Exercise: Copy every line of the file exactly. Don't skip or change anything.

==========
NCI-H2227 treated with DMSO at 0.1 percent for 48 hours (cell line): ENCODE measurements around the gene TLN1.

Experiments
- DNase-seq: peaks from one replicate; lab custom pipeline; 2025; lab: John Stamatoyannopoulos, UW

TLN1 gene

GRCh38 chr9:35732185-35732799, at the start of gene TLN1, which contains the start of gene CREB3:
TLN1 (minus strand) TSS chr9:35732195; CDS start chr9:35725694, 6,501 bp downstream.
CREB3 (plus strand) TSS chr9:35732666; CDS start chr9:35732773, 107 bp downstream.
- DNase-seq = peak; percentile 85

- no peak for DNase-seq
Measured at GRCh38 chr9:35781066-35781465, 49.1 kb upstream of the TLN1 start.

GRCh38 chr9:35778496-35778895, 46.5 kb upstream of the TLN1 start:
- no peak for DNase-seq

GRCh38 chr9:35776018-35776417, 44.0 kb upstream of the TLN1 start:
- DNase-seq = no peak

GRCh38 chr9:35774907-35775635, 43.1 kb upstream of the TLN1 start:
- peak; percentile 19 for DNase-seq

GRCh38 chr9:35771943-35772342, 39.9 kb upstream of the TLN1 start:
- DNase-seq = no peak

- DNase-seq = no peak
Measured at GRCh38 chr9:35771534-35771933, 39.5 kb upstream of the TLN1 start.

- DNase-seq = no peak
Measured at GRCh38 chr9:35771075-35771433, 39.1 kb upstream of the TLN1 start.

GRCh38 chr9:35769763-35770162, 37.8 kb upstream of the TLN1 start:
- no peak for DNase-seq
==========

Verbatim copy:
NCI-H2227 treated with DMSO at 0.1 percent for 48 hours (cell line): ENCODE measurements around the gene TLN1.

Experiments
- DNase-seq: peaks from one replicate; lab custom pipeline; 2025; lab: John Stamatoyannopoulos, UW

TLN1 gene

GRCh38 chr9:35732185-35732799, at the start of gene TLN1, which contains the start of gene CREB3:
TLN1 (minus strand) TSS chr9:35732195; CDS start chr9:35725694, 6,501 bp downstream.
CREB3 (plus strand) TSS chr9:35732666; CDS start chr9:35732773, 107 bp downstream.
- DNase-seq = peak; percentile 85

- no peak for DNase-seq
Measured at GRCh38 chr9:35781066-35781465, 49.1 kb upstream of the TLN1 start.

GRCh38 chr9:35778496-35778895, 46.5 kb upstream of the TLN1 start:
- no peak for DNase-seq

GRCh38 chr9:35776018-35776417, 44.0 kb upstream of the TLN1 start:
- DNase-seq = no peak

GRCh38 chr9:35774907-35775635, 43.1 kb upstream of the TLN1 start:
- peak; percentile 19 for DNase-seq

GRCh38 chr9:35771943-35772342, 39.9 kb upstream of the TLN1 start:
- DNase-seq = no peak

- DNase-seq = no peak
Measured at GRCh38 chr9:35771534-35771933, 39.5 kb upstream of the TLN1 start.

- DNase-seq = no peak
Measured at GRCh38 chr9:35771075-35771433, 39.1 kb upstream of the TLN1 start.

GRCh38 chr9:35769763-35770162, 37.8 kb upstream of the TLN1 start:
- no peak for DNase-seq